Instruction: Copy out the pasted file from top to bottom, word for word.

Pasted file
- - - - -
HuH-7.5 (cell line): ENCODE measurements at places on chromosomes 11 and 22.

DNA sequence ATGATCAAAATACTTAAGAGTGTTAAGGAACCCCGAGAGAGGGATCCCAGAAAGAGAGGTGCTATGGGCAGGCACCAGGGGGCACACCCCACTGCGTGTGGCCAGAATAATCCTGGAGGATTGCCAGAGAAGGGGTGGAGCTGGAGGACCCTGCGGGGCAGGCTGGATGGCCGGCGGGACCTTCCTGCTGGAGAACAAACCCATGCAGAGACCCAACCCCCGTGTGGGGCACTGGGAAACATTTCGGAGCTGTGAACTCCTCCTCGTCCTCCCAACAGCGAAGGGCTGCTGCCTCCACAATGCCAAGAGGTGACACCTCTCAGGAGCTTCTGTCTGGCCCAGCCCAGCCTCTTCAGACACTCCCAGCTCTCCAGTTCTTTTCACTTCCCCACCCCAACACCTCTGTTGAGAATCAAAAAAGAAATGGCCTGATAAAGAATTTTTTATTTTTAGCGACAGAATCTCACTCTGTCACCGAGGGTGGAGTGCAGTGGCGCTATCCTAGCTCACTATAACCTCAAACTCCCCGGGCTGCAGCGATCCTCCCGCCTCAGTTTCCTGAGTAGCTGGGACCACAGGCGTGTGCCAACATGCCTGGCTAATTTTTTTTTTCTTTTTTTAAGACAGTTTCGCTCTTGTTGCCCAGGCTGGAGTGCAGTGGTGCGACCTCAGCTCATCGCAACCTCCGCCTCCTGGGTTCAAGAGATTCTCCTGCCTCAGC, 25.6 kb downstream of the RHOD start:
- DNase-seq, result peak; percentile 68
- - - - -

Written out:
HuH-7.5 (cell line): ENCODE measurements at places on chromosomes 11 and 22.

DNA sequence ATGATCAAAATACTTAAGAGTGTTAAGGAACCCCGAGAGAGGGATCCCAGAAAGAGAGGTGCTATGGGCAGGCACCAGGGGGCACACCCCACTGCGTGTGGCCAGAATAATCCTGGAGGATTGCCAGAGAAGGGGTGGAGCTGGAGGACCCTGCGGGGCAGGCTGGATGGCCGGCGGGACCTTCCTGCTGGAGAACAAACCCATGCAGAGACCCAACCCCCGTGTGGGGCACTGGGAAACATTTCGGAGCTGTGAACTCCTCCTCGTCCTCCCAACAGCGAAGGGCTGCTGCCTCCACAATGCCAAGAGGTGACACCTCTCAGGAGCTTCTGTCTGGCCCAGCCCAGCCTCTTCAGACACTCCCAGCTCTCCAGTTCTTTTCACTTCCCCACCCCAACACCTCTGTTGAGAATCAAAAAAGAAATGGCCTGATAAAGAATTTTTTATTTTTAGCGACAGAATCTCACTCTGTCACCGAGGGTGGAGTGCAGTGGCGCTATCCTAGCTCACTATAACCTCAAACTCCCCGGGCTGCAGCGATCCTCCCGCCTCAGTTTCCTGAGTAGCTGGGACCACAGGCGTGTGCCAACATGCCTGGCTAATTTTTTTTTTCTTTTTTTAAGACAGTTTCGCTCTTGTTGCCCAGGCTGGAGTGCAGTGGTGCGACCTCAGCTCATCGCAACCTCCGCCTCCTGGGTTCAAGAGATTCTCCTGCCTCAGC, 25.6 kb downstream of the RHOD start:
- DNase-seq, result peak; percentile 68